Forgot your password?  

Resources for students & teachers

Robert Kerr (writer)
This eBook from the Gutenberg Project consists of approximately 705 pages of information about A General History and Collection of Voyages and Travels Volume 14.
robbery committed the day before.  The chief then began to assure me, that neither he, nor any one present (which were the principal chiefs in the neighbourhood) had any hand in it; and desired me to kill, with the guns, all those which had.  I assured him, that I was satisfied that neither he nor those present were at all concerned in the affair; and that I should do with the fellows as he desired, or any others who were guilty of the like crimes.  Having asked where the fellows were, and desired they would bring them to me, that I might do with them as he had said, his answer was, they were gone to the mountains, and he could not get them.  Whether this was the case or not, I will not pretend to say.  I knew fair means would never make them deliver them up; and I had no intention to try others.  So the affair dropt, and the council broke up.

In the evening, some of the gentlemen went to a dramatic entertainment.  The piece represented a girl as running away with us from Otaheite; which was in some degree true; as a young woman had taken a passage with us down to Ulietea, and happened now to be present at the representation of her own adventures; which had such an effect upon her, that it was with great difficulty our gentlemen could prevail upon her to see the play out, or to refrain from tears while it was acting.  The piece concluded with the reception she was supposed to meet with from her friends at her return; which was not a very favourable one.  These people can add little extempore pieces to their entertainments, when they see occasion.  Is it not then reasonable to suppose that it was intended as a satire against this girl, and to discourage others from following her steps?[1]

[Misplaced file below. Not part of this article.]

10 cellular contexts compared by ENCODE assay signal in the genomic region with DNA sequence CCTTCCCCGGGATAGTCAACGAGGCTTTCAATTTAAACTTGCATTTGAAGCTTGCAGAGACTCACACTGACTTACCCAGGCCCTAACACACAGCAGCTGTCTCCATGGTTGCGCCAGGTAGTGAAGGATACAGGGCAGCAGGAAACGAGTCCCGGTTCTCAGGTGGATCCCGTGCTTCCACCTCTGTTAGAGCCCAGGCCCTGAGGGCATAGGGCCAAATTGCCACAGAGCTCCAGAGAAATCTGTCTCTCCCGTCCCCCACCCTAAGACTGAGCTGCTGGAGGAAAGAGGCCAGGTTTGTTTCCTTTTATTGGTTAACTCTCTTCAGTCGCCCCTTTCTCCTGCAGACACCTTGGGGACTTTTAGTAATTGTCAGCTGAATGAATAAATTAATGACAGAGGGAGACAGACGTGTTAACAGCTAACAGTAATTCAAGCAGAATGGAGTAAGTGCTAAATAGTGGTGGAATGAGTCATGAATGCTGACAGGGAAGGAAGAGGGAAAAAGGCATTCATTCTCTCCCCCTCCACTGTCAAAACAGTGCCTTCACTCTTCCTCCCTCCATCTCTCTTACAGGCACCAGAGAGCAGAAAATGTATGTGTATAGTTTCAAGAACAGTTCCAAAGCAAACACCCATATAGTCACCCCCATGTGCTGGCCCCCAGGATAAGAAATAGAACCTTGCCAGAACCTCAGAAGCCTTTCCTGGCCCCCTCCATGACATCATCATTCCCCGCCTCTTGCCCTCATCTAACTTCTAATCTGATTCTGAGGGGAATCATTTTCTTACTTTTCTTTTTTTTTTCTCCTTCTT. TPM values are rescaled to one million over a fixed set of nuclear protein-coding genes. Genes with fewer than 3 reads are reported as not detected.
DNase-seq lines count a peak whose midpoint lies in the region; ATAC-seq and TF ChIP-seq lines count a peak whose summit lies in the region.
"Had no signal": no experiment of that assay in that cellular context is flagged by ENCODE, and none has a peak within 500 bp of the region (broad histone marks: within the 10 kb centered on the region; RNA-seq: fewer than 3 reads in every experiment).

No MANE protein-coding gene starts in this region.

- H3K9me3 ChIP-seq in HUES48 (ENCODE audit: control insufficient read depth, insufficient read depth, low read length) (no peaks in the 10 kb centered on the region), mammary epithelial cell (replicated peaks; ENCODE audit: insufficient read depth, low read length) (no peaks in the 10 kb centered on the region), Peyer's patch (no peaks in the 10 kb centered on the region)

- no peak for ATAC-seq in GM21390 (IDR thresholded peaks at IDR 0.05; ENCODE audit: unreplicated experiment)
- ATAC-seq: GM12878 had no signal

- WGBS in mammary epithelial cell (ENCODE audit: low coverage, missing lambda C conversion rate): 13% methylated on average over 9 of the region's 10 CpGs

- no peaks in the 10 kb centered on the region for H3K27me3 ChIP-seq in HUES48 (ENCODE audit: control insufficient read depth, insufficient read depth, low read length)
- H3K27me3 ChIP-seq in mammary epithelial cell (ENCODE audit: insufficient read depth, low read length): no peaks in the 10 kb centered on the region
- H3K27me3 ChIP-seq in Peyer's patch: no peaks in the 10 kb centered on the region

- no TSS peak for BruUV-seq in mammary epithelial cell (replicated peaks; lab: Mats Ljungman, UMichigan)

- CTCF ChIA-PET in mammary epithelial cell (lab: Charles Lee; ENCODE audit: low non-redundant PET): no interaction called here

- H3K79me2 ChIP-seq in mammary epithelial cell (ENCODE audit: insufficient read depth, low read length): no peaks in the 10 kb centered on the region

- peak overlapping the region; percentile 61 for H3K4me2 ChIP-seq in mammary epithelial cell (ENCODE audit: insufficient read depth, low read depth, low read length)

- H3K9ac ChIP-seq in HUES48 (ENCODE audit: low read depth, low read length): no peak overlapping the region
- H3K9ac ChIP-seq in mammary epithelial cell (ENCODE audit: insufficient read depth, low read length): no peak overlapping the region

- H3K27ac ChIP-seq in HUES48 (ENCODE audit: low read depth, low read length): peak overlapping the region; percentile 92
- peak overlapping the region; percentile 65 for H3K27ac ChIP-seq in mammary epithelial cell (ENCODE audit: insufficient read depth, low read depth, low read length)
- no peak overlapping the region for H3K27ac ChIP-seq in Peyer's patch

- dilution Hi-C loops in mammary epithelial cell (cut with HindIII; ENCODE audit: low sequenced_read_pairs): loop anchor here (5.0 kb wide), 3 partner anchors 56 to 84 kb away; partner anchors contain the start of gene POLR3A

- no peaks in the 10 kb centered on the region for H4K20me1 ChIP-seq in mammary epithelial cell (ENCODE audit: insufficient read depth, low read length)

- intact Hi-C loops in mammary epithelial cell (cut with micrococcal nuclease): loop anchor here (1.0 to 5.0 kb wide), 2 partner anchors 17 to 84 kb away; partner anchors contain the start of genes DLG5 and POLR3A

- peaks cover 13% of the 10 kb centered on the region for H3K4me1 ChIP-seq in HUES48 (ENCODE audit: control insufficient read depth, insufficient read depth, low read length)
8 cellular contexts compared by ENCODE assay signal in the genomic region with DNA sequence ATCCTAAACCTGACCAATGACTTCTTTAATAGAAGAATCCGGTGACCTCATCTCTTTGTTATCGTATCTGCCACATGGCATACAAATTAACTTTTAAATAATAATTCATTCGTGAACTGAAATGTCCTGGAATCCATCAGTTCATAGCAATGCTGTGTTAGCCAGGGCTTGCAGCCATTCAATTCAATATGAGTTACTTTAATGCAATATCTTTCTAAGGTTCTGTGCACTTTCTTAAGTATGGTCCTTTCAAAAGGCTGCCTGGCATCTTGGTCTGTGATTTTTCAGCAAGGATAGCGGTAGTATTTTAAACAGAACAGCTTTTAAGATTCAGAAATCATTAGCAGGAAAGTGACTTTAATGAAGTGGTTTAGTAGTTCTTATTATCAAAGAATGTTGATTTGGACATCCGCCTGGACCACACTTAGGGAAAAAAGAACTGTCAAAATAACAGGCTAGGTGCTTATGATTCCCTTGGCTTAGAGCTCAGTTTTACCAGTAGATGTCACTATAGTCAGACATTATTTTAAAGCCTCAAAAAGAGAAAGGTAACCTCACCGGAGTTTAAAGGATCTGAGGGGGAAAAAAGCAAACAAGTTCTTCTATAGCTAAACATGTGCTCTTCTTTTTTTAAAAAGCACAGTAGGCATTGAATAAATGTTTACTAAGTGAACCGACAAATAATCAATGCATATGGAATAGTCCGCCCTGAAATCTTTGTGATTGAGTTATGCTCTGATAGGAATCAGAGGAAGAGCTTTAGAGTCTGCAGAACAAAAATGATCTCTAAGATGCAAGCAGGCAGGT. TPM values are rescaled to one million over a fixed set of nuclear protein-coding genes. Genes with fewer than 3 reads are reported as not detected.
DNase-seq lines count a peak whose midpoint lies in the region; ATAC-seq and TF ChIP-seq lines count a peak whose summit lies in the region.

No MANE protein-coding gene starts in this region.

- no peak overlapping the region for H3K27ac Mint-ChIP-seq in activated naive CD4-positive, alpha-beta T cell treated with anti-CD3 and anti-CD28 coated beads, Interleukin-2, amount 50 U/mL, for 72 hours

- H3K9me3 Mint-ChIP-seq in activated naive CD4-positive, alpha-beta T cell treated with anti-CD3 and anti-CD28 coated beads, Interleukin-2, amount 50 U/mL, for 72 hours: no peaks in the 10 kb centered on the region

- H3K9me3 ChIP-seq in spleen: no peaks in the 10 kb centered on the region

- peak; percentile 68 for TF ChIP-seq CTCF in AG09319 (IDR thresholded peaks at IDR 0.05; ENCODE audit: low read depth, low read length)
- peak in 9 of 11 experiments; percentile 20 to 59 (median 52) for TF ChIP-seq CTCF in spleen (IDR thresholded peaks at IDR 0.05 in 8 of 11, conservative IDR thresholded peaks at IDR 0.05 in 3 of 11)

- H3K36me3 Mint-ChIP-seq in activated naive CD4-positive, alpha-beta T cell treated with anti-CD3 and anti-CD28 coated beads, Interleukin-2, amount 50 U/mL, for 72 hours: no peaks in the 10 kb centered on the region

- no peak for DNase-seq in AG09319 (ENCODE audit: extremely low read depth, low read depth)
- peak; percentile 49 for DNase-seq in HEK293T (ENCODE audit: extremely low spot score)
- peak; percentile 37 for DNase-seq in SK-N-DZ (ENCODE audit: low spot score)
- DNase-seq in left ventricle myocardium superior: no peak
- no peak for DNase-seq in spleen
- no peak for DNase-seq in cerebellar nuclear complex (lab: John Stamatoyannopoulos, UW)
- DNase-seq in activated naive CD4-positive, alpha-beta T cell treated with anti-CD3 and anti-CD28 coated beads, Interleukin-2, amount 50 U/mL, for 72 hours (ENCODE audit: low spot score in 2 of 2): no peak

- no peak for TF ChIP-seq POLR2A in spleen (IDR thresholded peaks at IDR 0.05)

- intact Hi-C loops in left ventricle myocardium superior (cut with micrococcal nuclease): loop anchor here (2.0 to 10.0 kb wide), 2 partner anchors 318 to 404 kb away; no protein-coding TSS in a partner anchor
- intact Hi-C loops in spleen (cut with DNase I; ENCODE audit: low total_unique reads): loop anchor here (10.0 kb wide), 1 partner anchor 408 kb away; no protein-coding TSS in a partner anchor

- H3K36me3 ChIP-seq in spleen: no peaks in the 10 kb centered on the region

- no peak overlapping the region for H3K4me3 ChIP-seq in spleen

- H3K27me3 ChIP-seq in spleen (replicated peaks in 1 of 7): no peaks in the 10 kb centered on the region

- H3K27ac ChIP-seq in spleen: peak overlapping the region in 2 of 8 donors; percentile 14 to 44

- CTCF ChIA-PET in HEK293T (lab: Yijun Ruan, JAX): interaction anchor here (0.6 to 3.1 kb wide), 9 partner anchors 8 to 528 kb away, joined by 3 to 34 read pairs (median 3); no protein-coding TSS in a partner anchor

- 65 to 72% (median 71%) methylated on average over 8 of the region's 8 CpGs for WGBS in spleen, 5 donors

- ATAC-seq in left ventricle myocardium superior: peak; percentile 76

In the morning of the 18th, Oree came on board with a present of fruit, stayed dinner, and in the afternoon desired to see some great guns fired, shotted, which I complied with.  The reason of his making this request was his hearing, from Oedidee, and our Otaheitean passengers, that we had so done at their island.  The chief would have had us fire at the hills; but I did not approve of that, lest the shot should fall short and do some mischief.  Besides, the effect was better seen in the water.  Some of the petty officers, who had leave to go into the country for their amusement, took two of the natives with them to be their guides, and to carry their bags, containing nails, hatchets, &c. the current cash we traded with here; which the fellows made off with in the following artful manner:  The gentlemen had with them two muskets for shooting birds.  After a shower of rain, their guides pointed out some for them to shoot.  One of the muskets having missed fire several times, and the other having gone off, the instant the fellows saw themselves secure from both, they ran away, leaving the gentlemen gazing after them with so much surprise, that no one had presence of mind to pursue them.

The 19th, showery morning; fair afternoon, nothing happened worthy of note.

Follow Us on Facebook